Adam Buick was first inspired by the moon jar during a visit to the Victoria & Albert Museum in London when he was a young student. He was immediately captivated by the creative presence of the Korean dal-hang-a-ri vessels, enhanced for him by the simplicity of their form. He subsequently sought out master moon jar makers in South Korea and spent time with them, learning and refining his making process and techniques.
Since then, Adam has carved out a distinctive language in the field of ceramics. His pieces can be read topographically, as documents of the landscape from which the clay has been sourced. He incorporates stone and locally dug clay when throwing and coiling to fundamentally connect his work to the land, specifically his home country of Wales. By doing so, he poignantly speaks of a wider human condition and how landscapes influence our perception of the world around us.
The individuality and tension between materials in Adam’s work creates not only beautiful glazes but also unexpected elements within the form; the artist's dramatic sculptural interventions on the surface can cause the surrounding area of the vessel to rupture and crack during the firing process. Andrew Renton, of the UK’s National Museum Cardiff, comments that, ‘Within the confines of his spherical ‘canvas’ he also conjures up worlds of spontaneous drama, pots so diverse in their scale and texture, so exquisite in their making, so alive with the Pembrokeshire landscape which they literally embody, that his passionate connection to his environment becomes unmistakable.’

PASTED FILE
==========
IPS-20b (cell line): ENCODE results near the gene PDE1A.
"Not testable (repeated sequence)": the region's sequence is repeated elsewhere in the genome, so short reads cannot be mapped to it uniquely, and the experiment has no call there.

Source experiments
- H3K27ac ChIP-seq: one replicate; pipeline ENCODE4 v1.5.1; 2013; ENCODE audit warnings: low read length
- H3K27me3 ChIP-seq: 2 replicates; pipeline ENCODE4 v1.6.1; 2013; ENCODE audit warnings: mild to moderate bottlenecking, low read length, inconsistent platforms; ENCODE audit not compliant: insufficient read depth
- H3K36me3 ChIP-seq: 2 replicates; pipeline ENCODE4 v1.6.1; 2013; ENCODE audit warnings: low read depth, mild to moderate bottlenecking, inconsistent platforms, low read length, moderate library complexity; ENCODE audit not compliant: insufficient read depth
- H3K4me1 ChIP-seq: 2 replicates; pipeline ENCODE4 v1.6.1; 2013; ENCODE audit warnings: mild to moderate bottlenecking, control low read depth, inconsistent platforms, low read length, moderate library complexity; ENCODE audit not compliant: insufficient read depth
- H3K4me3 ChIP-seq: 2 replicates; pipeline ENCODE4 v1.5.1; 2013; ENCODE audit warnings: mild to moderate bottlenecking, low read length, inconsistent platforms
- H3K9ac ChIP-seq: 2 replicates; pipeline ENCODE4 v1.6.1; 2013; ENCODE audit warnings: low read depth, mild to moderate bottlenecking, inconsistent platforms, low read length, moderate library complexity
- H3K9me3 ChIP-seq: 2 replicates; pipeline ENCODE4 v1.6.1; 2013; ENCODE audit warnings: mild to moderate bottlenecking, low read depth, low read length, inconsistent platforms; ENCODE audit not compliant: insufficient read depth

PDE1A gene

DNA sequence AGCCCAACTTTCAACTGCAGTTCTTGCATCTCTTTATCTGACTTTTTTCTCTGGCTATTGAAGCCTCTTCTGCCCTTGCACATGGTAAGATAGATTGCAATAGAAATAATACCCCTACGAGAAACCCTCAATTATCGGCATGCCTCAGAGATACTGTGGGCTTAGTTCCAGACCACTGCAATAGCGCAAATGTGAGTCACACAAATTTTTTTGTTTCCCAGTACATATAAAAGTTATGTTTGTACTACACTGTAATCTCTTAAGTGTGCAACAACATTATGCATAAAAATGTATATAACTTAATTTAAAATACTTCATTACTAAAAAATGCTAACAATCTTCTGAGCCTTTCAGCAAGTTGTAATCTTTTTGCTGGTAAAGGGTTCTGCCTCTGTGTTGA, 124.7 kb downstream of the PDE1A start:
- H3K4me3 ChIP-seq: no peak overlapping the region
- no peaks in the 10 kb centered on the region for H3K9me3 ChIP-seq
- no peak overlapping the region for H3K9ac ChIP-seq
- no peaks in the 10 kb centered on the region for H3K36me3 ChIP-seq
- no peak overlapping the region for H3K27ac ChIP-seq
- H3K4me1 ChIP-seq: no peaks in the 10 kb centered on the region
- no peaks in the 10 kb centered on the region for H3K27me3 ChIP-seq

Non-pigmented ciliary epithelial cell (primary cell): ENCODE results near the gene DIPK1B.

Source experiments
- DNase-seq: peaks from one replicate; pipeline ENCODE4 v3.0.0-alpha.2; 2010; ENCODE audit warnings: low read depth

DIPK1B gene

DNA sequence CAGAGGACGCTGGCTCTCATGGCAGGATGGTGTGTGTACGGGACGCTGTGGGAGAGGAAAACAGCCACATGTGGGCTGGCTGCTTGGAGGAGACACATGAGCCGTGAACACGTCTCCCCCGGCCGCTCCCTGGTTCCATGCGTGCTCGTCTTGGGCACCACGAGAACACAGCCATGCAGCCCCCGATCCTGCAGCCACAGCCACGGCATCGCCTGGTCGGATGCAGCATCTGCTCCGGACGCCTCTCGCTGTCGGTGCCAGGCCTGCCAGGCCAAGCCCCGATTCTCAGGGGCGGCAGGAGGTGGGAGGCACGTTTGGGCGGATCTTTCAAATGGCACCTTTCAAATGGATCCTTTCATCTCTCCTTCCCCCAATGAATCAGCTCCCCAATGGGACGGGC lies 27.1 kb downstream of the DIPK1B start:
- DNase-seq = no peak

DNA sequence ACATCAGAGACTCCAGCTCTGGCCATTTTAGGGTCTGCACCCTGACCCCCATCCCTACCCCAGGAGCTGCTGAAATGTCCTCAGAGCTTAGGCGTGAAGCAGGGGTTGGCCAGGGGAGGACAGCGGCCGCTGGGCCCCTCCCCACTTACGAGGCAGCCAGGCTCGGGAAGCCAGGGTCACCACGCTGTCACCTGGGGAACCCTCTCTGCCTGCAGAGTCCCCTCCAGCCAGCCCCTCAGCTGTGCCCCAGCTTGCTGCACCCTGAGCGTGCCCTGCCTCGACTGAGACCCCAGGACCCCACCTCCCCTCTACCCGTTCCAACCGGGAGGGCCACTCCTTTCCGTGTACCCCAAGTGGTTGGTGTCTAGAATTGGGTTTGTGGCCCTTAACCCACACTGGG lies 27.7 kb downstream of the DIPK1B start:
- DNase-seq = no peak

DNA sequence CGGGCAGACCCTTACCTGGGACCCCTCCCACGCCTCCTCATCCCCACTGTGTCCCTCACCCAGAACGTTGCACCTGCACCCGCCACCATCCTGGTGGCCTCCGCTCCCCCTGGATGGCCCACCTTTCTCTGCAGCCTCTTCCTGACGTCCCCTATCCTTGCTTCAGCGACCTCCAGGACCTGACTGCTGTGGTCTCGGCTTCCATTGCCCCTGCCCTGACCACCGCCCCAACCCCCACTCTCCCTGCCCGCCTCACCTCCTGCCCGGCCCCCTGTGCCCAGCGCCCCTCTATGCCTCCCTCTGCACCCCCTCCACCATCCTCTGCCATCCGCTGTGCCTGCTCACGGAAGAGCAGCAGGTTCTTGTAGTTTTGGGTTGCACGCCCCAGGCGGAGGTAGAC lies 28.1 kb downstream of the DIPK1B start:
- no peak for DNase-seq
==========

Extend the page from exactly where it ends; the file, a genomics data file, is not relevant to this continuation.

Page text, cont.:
After receiving a BA in Archaeology and Anthropology from Lampeter University in Wales, Adam went on to complete the Craft Council of Ireland Ceramics Design and Skills course in 2006. His work has been exhibited internationally, including at the Yale Center for British Art, USA; the UK Pavilion at Cheongju Craft Biennale, South Korea; and the National Craft Gallery of Ireland. In 2013, Adam was a winner of the Jerwood Makers Open and received the Ceramic Review Award. The artist has pieces in the public collections of the British Museum, UK; Crafts Council, UK; National Museum Cardiff, UK; Chatsworth House, UK; and Durham’s Oriental Museum, UK.
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